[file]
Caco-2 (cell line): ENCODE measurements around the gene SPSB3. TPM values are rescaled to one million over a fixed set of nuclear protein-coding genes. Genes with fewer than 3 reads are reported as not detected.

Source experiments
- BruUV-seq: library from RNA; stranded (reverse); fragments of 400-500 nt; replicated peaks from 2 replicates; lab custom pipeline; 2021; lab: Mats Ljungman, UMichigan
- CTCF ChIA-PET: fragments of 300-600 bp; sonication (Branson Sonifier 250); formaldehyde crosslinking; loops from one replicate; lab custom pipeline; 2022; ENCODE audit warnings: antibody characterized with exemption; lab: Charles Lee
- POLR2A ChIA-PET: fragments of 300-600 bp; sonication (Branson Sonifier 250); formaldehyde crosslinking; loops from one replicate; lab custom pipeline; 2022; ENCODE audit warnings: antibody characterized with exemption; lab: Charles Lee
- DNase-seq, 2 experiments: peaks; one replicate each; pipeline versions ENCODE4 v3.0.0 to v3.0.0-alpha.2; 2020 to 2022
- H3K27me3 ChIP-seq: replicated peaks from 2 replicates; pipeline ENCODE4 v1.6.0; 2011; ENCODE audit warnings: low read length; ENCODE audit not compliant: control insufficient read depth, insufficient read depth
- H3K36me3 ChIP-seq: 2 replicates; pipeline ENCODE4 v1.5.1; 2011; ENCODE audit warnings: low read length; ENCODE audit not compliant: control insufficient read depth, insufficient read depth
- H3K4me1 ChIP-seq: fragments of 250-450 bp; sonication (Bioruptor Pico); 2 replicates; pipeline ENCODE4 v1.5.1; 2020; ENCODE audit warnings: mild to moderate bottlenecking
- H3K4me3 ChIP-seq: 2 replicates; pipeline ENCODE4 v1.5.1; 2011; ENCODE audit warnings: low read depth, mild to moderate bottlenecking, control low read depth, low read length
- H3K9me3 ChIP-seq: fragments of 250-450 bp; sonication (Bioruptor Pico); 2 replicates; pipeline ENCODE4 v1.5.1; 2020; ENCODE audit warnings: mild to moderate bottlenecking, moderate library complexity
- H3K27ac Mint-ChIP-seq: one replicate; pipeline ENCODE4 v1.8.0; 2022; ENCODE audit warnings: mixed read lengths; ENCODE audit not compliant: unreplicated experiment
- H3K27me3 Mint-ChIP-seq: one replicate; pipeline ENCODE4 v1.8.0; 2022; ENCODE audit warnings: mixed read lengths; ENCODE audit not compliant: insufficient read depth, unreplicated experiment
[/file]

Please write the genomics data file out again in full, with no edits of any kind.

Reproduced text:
Caco-2 (cell line): ENCODE measurements around the gene SPSB3. TPM values are rescaled to one million over a fixed set of nuclear protein-coding genes. Genes with fewer than 3 reads are reported as not detected.

Source experiments
- BruUV-seq: library from RNA; stranded (reverse); fragments of 400-500 nt; replicated peaks from 2 replicates; lab custom pipeline; 2021; lab: Mats Ljungman, UMichigan
- CTCF ChIA-PET: fragments of 300-600 bp; sonication (Branson Sonifier 250); formaldehyde crosslinking; loops from one replicate; lab custom pipeline; 2022; ENCODE audit warnings: antibody characterized with exemption; lab: Charles Lee
- POLR2A ChIA-PET: fragments of 300-600 bp; sonication (Branson Sonifier 250); formaldehyde crosslinking; loops from one replicate; lab custom pipeline; 2022; ENCODE audit warnings: antibody characterized with exemption; lab: Charles Lee
- DNase-seq, 2 experiments: peaks; one replicate each; pipeline versions ENCODE4 v3.0.0 to v3.0.0-alpha.2; 2020 to 2022
- H3K27me3 ChIP-seq: replicated peaks from 2 replicates; pipeline ENCODE4 v1.6.0; 2011; ENCODE audit warnings: low read length; ENCODE audit not compliant: control insufficient read depth, insufficient read depth
- H3K36me3 ChIP-seq: 2 replicates; pipeline ENCODE4 v1.5.1; 2011; ENCODE audit warnings: low read length; ENCODE audit not compliant: control insufficient read depth, insufficient read depth
- H3K4me1 ChIP-seq: fragments of 250-450 bp; sonication (Bioruptor Pico); 2 replicates; pipeline ENCODE4 v1.5.1; 2020; ENCODE audit warnings: mild to moderate bottlenecking
- H3K4me3 ChIP-seq: 2 replicates; pipeline ENCODE4 v1.5.1; 2011; ENCODE audit warnings: low read depth, mild to moderate bottlenecking, control low read depth, low read length
- H3K9me3 ChIP-seq: fragments of 250-450 bp; sonication (Bioruptor Pico); 2 replicates; pipeline ENCODE4 v1.5.1; 2020; ENCODE audit warnings: mild to moderate bottlenecking, moderate library complexity
- H3K27ac Mint-ChIP-seq: one replicate; pipeline ENCODE4 v1.8.0; 2022; ENCODE audit warnings: mixed read lengths; ENCODE audit not compliant: unreplicated experiment
- H3K27me3 Mint-ChIP-seq: one replicate; pipeline ENCODE4 v1.8.0; 2022; ENCODE audit warnings: mixed read lengths; ENCODE audit not compliant: insufficient read depth, unreplicated experiment